Skip to comments.Jesse Jackson Says GOP Pushing 'Ideology of the Confederacy'
Posted on 06/30/2004 12:20:31 PM PDT by kattracks
Chicago (CNSNews.com) - Jesse Jackson accused the Republican Party, conservatives and the retailer Wal-Mart of attempting to "push the ideology of the Confederacy" in America.
Jackson made the comments in several speeches he delivered during his 33rd annual Rainbow/PUSH Coalition Conference in Chicago.
"The ideological right in control of our nation knows what it wants," Jackson said. "The right wing fights for a series of constitutional amendments. They intend to have their ideology protected by law. They intend to push the ideology of the Confederacy and continue to challenge the vision of the Union," Jackson told conference delegates on Monday.
"In this competing vision of America, we choose the Union over the Confederacy. We chose a simple but comprehensive plan to make America a more perfect union," Jackson added.
On Tuesday, Jackson applied the Confederate label to the Bush administration's economic policies and to the retail giant Wal-Mart.
Jackson called Wal-Mart the "symbol" of the "whole ideological right-wing Confederate movement" at a conference workshop entitled, "The Wal-Mart Factor: Dumbing Down the American Economy."
Jackson urged President Bush to allow Wal-Mart employees to leave the "Confederate" policies behind. "George, join the union. Allow them (Wal-Mart employees) to organize," Jackson said.
'I didn't hear that'
Jackson made the Confederacy remarks from the podium he shared with U.S. Rep. Richard Gephardt (D-Mo.)
But when CNSNews.com asked Gephardt if he felt comfortable with Jackson's comparison of Wal-Mart, the GOP and conservatives to the now-defunct Southern Confederacy, Gephardt said he didn't hear Jackson make the statements.
"I didn't hear that. I didn't hear that. I think we were talking about these issues," Gephardt responded.
Gephardt issued a warning about Wal-Mart's impact on the American and global economy.
"The whole idea that low wages and bringing in low-price products from other countries and denying people health care is a good thing -- it's not a good thing," he said. "Low wages lead to not having enough consumers to buy the products at whatever price," Gephardt said of the nonunion company.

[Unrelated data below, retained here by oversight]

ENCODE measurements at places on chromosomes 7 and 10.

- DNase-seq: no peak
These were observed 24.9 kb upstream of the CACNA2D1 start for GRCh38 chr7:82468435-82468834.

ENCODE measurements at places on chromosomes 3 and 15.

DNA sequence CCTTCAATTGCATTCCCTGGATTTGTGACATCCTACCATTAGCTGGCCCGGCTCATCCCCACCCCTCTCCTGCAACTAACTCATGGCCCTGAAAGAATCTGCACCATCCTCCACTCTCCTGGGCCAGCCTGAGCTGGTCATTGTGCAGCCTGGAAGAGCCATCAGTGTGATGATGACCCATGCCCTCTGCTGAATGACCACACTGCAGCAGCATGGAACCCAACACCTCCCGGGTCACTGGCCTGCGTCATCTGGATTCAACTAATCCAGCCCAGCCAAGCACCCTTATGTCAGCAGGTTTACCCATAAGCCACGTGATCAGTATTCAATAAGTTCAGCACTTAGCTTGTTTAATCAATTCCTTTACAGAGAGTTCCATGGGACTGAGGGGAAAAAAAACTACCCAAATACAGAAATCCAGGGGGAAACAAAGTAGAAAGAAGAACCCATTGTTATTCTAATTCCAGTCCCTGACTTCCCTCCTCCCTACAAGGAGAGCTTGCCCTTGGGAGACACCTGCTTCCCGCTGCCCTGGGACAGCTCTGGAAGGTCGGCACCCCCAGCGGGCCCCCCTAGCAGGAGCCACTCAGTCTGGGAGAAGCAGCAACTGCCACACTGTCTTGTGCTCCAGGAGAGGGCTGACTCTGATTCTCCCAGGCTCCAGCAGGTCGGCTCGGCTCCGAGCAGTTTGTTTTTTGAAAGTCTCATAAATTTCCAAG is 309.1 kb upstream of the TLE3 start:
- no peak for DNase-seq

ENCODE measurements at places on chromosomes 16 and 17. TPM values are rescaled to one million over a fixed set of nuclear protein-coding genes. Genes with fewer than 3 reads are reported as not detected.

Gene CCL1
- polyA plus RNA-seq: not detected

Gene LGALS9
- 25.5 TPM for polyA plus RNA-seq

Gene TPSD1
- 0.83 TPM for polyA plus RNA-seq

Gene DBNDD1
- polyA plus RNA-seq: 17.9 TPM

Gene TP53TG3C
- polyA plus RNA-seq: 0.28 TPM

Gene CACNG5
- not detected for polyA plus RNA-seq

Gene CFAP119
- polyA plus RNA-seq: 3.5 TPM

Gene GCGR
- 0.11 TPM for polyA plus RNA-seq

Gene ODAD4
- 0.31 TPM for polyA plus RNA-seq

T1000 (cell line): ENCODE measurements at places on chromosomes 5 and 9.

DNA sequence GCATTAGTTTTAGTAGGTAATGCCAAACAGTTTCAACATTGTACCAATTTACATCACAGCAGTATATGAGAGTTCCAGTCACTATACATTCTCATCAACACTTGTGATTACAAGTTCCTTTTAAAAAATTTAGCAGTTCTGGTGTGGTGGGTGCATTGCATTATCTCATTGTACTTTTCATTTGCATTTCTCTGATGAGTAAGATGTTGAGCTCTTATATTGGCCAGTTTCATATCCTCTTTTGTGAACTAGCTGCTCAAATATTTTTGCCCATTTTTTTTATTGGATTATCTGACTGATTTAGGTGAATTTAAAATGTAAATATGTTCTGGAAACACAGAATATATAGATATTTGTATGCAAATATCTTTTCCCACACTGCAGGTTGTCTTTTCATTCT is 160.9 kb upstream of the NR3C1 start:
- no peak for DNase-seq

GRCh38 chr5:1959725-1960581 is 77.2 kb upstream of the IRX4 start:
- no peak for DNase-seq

Wal-Mart is currently the target of the largest, private civil-rights lawsuit in U.S. history. The class-action suit, which may include up to 1.6 million current and former female employees, accuses the retailer of sex discrimination.
When CNSNews.com asked if Wal-Mart, the nation's largest private employer, could be credited with any positive economic impacts, Gephardt declined to list any.
At the conference, Jackson chided conservatives for supporting gun rights in America.
"They have a blind obsession with the Second Amendment, and the NRA wants to remove the ban on assault weapons/AK 47s and Uzis in September, during a time of national security alert," Jackson said.
Kerry 'making dreams real'
Democrat John F. Kerry, the presidential contender, addressed Jackson's conference on Tuesday, calling the 2004 presidential race "the most important election of our lifetime."
"I am running for president to make America's dreams real again," Kerry told the predominately black audience.
Kerry outlined his plans for education, health care, poverty and trade policy during his nearly hour-long speech to the Rainbow/Push members.
"I have a plan to put and to keep good paying jobs in the heart of our economy," Kerry said.
Kerry criticized the Bush administration for its economic policies.
"The spread between the haves and have-nots is getting bigger. There are more working poor in shelters today, there are more working poor, there are more homeless," he said.
Kerry outlined his education plan, stating, "We have to move forward toward the day when four years of college is as universal, as affordable as a high school education is today."
He said as president, he would "help keep college costs down by making a new deal for the states." That plan involves paying the states in exchange for tuition caps at state universities.